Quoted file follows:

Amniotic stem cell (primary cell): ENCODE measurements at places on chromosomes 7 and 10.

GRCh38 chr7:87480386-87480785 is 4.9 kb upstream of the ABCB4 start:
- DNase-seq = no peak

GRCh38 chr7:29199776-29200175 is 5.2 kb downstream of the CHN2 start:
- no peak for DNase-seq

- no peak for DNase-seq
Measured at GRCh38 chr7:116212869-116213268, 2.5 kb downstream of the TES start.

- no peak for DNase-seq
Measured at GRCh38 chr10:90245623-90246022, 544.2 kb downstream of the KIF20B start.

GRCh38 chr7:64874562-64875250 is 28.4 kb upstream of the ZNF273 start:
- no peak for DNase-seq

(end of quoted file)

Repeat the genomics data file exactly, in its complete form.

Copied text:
Amniotic stem cell (primary cell): ENCODE measurements at places on chromosomes 7 and 10.

GRCh38 chr7:87480386-87480785 is 4.9 kb upstream of the ABCB4 start:
- DNase-seq = no peak

GRCh38 chr7:29199776-29200175 is 5.2 kb downstream of the CHN2 start:
- no peak for DNase-seq

- no peak for DNase-seq
Measured at GRCh38 chr7:116212869-116213268, 2.5 kb downstream of the TES start.

- no peak for DNase-seq
Measured at GRCh38 chr10:90245623-90246022, 544.2 kb downstream of the KIF20B start.

GRCh38 chr7:64874562-64875250 is 28.4 kb upstream of the ZNF273 start:
- no peak for DNase-seq